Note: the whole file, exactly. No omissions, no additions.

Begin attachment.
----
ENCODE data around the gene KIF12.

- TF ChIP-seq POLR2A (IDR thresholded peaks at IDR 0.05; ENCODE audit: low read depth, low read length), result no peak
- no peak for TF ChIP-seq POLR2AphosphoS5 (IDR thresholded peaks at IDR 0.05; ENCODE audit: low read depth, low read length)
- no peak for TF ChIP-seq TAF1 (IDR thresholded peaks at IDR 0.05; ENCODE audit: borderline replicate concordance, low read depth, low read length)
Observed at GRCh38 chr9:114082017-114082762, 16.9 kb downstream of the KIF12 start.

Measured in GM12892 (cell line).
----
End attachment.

ENCODE data around the gene KIF12.

- TF ChIP-seq POLR2A (IDR thresholded peaks at IDR 0.05; ENCODE audit: low read depth, low read length), result no peak
- no peak for TF ChIP-seq POLR2AphosphoS5 (IDR thresholded peaks at IDR 0.05; ENCODE audit: low read depth, low read length)
- no peak for TF ChIP-seq TAF1 (IDR thresholded peaks at IDR 0.05; ENCODE audit: borderline replicate concordance, low read depth, low read length)
Observed at GRCh38 chr9:114082017-114082762, 16.9 kb downstream of the KIF12 start.

Measured in GM12892 (cell line).